The drill press was designed originally for the metalworking trades. However, with the availability of cutting tools, jigs and attachments, the drill press is now one of the most versatile tools in the shop. It not only drills into metal, but also bores into wood and performs other woodworking operations such as mortising and sanding. In fact, after the table saw, the drill press is easily the second most important piece of equipment in the average home workshop.
Construction and Sizes
The conventional drill press consists of these main parts: the base, column, table and head. The base supports the machine. Usually, it has pre-drilled holes for fastening the drill press to the floor or to a stand or bench. The column, generally made of steel, holds the table and head and is fastened to the base. Actually, the length of this hollow column determines whether the drill press is a bench model or a floor model. Floor models range in height from 66 to 75 in.; bench models range from 23 to 48 inches.
The table is clamped to the column and can be moved to any point between the head and the base. The table may have slots in it to aid in clamping holding fixtures or workpieces. It usually also has a central hole through it. Some tables can be tilted to any angle, right or left, while other models have a fixed position only. An auxiliary table made of plywood or particleboard, which can be readily fastened to the regular drill press table, is available on some models, or it can be custom made in the shop.
The term head is used to designate the entire working mechanism attached to the upper part of the column. The essential part of the head is the spindle. This revolves in a vertical position and is housed in bearings at either end of a movable sleeve, called the quill. The quill, and hence the spindle which it carries, is moved downward by means of a simple rack-and-pinion gearing, worked by the feed lever. When the feed handle is released, the quill is returned to its normal up position by means of a spring. Adjustments are provided for locking the quill and presetting the depth to which the quill can travel. Incidentally, the quill usually has a stroke or travel of from 2 to 3-1/4 in. in most home workshop models.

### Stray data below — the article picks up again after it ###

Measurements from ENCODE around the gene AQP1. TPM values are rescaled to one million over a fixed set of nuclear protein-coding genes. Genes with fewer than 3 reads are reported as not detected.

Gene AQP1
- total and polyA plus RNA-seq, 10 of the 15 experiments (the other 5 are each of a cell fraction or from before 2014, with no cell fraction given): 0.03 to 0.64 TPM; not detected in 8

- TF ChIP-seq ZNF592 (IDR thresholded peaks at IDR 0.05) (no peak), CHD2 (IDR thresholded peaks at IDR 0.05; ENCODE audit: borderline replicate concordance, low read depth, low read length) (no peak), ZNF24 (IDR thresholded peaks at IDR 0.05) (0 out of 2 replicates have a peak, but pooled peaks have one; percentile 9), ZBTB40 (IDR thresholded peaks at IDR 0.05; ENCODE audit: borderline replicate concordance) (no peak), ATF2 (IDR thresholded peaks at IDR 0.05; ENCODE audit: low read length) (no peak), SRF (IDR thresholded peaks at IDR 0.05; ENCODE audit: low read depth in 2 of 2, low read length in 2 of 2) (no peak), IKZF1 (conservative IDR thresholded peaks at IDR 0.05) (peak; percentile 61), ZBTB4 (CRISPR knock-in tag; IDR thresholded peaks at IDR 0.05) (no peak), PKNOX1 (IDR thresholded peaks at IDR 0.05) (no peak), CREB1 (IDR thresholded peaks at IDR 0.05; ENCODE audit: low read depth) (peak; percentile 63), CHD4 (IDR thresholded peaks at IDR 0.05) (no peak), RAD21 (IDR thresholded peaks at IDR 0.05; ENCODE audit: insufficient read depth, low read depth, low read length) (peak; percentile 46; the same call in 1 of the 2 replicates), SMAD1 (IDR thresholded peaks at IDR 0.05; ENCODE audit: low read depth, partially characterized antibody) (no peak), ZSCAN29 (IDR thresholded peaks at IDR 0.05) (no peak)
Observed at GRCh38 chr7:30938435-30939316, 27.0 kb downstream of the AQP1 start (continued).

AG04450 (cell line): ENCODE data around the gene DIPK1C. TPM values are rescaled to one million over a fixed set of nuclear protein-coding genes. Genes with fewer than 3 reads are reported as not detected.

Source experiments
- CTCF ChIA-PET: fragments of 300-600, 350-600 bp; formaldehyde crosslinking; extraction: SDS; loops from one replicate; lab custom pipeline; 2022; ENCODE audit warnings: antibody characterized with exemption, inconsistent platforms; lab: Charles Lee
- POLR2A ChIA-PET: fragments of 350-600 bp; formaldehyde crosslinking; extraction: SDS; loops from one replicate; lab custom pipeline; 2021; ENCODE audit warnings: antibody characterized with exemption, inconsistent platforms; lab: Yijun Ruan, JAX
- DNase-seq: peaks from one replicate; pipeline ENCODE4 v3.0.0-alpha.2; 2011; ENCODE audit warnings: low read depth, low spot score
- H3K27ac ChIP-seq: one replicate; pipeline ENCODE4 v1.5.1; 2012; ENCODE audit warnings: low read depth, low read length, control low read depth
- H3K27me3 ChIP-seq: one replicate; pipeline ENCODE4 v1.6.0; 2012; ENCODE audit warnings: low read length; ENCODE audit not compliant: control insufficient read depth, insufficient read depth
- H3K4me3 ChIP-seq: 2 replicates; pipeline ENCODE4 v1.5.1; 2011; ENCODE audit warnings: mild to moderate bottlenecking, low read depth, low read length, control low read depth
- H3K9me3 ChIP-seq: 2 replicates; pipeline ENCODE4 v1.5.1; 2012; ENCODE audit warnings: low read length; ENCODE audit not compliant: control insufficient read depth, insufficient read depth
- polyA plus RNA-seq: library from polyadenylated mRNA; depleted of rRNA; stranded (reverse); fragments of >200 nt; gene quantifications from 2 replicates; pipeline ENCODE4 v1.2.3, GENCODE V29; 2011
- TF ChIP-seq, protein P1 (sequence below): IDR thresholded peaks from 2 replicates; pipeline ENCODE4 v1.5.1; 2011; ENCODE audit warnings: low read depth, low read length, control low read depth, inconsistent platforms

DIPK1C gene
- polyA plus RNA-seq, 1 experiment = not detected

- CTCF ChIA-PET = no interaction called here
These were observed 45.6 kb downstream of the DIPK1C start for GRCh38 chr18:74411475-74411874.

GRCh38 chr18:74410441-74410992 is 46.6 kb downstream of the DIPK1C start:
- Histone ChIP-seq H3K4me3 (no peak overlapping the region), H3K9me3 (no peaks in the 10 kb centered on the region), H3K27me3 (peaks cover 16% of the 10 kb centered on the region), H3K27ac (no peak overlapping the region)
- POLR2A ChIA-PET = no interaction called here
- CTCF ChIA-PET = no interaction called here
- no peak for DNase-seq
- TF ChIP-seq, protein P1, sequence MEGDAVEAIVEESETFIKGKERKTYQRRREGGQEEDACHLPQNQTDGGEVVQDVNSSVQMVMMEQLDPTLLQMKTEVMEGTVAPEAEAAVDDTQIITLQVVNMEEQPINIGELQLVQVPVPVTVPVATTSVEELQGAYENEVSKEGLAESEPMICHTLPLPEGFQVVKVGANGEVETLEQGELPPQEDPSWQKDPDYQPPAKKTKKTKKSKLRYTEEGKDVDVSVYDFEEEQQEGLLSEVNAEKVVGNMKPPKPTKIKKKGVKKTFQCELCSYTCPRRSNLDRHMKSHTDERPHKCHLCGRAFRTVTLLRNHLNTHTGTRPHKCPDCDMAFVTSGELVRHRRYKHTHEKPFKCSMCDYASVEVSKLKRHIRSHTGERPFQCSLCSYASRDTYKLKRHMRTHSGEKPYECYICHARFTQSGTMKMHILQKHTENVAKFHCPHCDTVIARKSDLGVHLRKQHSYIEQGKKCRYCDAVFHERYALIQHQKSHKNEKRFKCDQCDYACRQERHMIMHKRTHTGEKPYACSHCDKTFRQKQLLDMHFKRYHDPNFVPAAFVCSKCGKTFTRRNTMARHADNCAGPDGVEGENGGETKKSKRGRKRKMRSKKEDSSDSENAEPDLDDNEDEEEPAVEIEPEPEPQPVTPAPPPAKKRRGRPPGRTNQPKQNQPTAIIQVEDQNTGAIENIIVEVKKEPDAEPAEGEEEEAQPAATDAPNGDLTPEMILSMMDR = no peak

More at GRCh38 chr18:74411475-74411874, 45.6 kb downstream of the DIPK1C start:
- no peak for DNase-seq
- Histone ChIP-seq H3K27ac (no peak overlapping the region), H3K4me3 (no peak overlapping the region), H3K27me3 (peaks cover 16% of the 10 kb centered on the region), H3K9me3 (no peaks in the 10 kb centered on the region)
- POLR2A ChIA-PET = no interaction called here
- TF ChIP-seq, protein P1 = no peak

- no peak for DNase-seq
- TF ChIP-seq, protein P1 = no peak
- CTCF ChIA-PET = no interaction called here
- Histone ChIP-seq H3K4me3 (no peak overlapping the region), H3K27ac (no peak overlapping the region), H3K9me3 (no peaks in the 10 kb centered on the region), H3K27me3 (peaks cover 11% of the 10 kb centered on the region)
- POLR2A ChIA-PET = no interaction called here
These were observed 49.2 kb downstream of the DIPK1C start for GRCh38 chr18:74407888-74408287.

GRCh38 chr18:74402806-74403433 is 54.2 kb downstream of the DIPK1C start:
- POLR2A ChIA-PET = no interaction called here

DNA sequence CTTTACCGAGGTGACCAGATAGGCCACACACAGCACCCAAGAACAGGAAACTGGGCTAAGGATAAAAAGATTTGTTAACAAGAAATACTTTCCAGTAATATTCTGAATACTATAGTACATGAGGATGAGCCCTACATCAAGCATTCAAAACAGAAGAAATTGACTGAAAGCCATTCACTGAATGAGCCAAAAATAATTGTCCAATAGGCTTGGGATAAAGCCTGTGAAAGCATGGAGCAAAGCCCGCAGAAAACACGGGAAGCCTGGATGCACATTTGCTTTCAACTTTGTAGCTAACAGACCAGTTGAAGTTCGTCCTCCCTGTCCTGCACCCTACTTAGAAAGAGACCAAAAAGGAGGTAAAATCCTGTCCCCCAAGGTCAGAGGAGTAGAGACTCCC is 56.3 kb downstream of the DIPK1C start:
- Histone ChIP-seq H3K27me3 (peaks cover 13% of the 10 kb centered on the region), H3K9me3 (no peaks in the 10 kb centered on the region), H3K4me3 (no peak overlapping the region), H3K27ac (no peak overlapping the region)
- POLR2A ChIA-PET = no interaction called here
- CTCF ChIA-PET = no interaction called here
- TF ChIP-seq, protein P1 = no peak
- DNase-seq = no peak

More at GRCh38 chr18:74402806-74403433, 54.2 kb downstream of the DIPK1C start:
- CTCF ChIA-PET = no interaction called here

The typical drill press has a 1/2 in. capacity geared chuck with a key. This chuck offers the best grip for most work. Most drill press accessories fit directly into the geared chuck.
The spindle usually is driven by a stepped-cone pulley or pulleys connected by a V-belt to a similar pulley on the motor. The motor usually is bolted to a plate on the head casting in the rear of the column. The average range of speeds is from 250 to about 3,000 revolutions per minute (rpm). Because the motor shaft stands vertically, a sealed ball-bearing motor should be used as a power unit. For average work, a 1/4 or 3/4 horsepower motor meets most needs.
The capacity or size of the drill press is determined by the distance from the center of the chuck to the front of the column. This distance is expressed as a diameter. For example, a 16-1/2 in. drill press will drill a hole through the center of a round piece of stock that is 16-1/2 in. in diameter. The actual distance from the center of the chuck to the front of the column is 8-1/4 inches. Conventional drill press sizes for home workshops generally range from 8 to 17 inches.
The drill press is one of the most versatile of power tools, it is essential that it should have the qualities and operating features that permit it to be utilized fully. Listed are a number of features to look for when buying a drill press for the home workshop:
Part II - Bit and Drills
Part III- Drill Press Accessories and Drill Press Tables
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